“I’ve picked a quiet place to sit among the holly trees. There are some track members running through every now and then. I guess I don’t mind the temporary and fleeting traces of human as much as I mind the constant white noise coming from, I presume, the cars traveling nearby. I am sitting in the shade, feeling the coolness of the grass beneath me, smelling their scent, hoping ticks won’t find me here. I’m wearing shorts. I’ve already killed a spider that was climbing up my left leg. It’s nice here, for the most part, to feel [originally “kill,” which is a very interesting mistake] the holly leaves rustling as the wind passes through. But the track boys are getting louder as they shout across to each other, separated by some distance and many trees. They sometimes drown the birds out, and are in turn drowned out by the sounds of a train rumbling through. I flick another light-colored insect off my right knee. My arm is poked by a holly leaf and a mosquito buzzes around my left ear. I kill a fly that landed on my hand, but fail to kill the mosquito feasting on my left arm. As I’m writing this, I wonder why I’m choosing to focus on all the sources of nuisance, instead of the greenery and beauty that surrounds me. I am a stranger to this place–and all I can feel is discomfort. I feel the itch rise up in my arm, under my skin, and I try to resist the urge to scratch. Ants are now climbing on to my notebook pad, on the grass. I flick them away, wanting some personal space–wanting to claim my territory, just like how the holly tree poked me when I got too close. I see the mosquito bite site rise up in its unusual shape, irregular and ugly on my arm. Another one has just bitten me on my right knee. I think they want me to leave. I think I want to leave, feeling the itch spread through.”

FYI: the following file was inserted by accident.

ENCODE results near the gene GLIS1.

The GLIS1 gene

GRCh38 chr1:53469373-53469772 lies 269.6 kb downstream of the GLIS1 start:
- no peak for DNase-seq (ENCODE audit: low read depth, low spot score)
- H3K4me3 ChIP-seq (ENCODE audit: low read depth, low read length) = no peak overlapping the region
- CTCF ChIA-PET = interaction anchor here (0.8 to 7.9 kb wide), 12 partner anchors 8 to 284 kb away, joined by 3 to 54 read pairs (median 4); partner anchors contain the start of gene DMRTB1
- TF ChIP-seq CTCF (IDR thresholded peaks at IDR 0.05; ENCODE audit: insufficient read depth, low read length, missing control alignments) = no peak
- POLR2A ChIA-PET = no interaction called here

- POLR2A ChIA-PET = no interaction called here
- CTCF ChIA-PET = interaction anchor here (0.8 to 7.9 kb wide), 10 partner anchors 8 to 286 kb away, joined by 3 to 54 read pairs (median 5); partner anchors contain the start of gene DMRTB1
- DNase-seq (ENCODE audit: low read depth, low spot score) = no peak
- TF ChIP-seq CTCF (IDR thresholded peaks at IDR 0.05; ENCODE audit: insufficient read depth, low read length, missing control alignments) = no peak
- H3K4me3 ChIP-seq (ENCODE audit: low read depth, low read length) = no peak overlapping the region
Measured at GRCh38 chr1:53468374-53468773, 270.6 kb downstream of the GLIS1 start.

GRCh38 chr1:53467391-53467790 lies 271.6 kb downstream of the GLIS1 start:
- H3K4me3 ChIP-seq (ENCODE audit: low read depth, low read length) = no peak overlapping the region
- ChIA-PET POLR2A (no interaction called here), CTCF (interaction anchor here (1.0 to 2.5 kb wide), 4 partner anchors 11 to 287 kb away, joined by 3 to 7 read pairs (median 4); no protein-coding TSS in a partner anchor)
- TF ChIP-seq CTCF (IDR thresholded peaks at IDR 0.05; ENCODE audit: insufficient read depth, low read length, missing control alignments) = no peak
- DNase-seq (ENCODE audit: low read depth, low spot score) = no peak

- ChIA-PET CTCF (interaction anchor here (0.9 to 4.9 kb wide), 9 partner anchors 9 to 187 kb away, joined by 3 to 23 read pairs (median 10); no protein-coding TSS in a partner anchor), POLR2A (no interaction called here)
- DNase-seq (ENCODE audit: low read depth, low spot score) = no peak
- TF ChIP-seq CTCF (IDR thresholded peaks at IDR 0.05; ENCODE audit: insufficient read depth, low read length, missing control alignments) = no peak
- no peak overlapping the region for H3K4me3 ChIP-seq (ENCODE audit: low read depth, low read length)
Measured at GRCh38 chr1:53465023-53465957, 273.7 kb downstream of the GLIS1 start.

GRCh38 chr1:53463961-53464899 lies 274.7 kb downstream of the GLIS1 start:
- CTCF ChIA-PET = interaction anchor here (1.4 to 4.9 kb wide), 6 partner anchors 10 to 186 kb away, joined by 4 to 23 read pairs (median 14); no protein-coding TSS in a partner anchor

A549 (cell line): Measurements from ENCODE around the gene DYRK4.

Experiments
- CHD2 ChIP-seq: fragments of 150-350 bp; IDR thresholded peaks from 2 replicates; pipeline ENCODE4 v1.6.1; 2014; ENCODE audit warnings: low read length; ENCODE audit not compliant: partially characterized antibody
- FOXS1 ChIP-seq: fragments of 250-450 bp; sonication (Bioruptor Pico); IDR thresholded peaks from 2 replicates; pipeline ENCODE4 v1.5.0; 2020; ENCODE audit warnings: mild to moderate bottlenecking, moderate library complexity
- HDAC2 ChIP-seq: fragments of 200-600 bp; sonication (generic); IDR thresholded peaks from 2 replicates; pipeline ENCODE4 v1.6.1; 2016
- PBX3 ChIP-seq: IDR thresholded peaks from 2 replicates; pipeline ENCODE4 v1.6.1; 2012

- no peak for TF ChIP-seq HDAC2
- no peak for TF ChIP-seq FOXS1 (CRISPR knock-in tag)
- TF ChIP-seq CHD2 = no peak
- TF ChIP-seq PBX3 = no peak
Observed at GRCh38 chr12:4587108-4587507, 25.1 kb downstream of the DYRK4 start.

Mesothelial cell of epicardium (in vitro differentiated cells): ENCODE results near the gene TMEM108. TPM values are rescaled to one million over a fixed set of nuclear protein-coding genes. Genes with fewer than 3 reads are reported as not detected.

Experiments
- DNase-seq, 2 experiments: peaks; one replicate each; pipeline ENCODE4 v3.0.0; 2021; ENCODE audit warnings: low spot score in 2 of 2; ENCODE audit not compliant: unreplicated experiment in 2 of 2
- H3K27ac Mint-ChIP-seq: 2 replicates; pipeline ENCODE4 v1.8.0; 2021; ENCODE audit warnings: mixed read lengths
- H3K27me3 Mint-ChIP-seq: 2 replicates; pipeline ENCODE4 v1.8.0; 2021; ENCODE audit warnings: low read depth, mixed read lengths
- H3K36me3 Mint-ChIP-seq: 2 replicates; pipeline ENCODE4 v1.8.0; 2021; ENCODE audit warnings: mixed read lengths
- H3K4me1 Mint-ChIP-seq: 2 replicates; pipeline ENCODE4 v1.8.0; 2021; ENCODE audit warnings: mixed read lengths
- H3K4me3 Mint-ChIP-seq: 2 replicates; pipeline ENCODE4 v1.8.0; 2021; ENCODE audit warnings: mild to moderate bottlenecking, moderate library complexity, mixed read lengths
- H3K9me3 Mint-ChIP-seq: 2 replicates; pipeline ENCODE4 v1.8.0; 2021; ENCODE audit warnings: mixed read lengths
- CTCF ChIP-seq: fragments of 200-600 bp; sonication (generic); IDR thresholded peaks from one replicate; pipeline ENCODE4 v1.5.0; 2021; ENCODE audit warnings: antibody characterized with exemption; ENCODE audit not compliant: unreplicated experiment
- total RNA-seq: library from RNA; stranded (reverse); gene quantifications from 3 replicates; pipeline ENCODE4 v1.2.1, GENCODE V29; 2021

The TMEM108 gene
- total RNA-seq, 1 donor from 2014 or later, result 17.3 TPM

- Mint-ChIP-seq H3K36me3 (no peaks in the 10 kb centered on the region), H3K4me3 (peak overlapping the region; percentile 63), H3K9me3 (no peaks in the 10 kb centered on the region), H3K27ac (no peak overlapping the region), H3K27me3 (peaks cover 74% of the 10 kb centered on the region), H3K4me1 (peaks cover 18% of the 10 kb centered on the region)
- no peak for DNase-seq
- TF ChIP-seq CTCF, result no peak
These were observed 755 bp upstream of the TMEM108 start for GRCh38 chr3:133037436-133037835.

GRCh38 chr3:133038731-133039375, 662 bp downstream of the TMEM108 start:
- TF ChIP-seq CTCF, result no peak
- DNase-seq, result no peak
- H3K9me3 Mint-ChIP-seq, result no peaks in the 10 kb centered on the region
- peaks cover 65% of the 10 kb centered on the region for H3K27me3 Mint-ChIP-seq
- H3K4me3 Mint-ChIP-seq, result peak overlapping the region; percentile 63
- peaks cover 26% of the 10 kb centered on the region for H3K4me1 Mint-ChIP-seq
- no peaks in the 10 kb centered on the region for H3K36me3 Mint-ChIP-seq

Update: total mosquito bite count (all acquired in an hour in the Crum): 5
Reading the articles by Lopez and Forbes have made me aware of how guilty and ignorant my existence in connection with nature has been in the past 20+ years of my life. Yet, as uplifting and inspiring as Forbes’s idea of a compassionate and altruistic whole community sounds, I feel a sense of powerlessness when I realize how many personal fears I will have to conquer first in order to get to that holistic sense of well-being. He speaks of “a chance to re-invent ourselves,” and I can feel pessimistic thoughts flooding into consciousness (2). I lack the courage necessary for change, and have too strong of a “desire to preserve, save, protect” myself from possible harms I might encounter in nature (11). I prevent myself from adventures that might help develop my relationship with nature, always afraid of what might happen–this is what Forbes would call the “uniquely human artifice for trying to keep things the same, a defense against answering the complex and difficult question of our relationship to life, and to death” (12). In his words, I am avoiding the opportunity to be truly alive. As I read on with admiration and slight envy your emotional autobiographies of first encounters with nature, my mind draws a blank on what my first memory of nature is. It might have been when I was 6–I remember picking up autumn leaves while walking down a park-like setting with my mom, somewhere in or near Beijing. But even that is so far from my ideal of what “nature” is–the road we walked down was paved cement or asphalt: evenly textured, manmade, nonorganic. Most of my memories involving experiences in the natural world are attached to a sense of a fear. Fear, when I tried to descend from a hike. Fear, when I swam out to the middle of a lake and began imagining what creatures were underneath the surface; hyperventilating. Fear, when we were out on the Sunday tour with Betsy, and had to walk through narrow pathways–looking down to my right, a steep slope–imagining falling–my legs going weak, my head light, my mouth uttering exasperated tones, murmuring words that would’ve been censored on public television. My dilemma is, according to Forbes, that unless I conquer these irrational fears, I will not be whole. In this gap between nature and me is a missing piece to my “sense of personal identity–who we are and what we want to become” (17). Certainly, my tendency to cling on to my fears extend beyond my reactions to the natural world–my many fears of social failures probably stem from the same source. I chose to take this course so that I can explore my fear of life/death, nature/self–each pair represents two sides of the same coin–in an attempt to cure this personal “pathology of disconnection and alienation” (16). Quite a risky business, it seems now.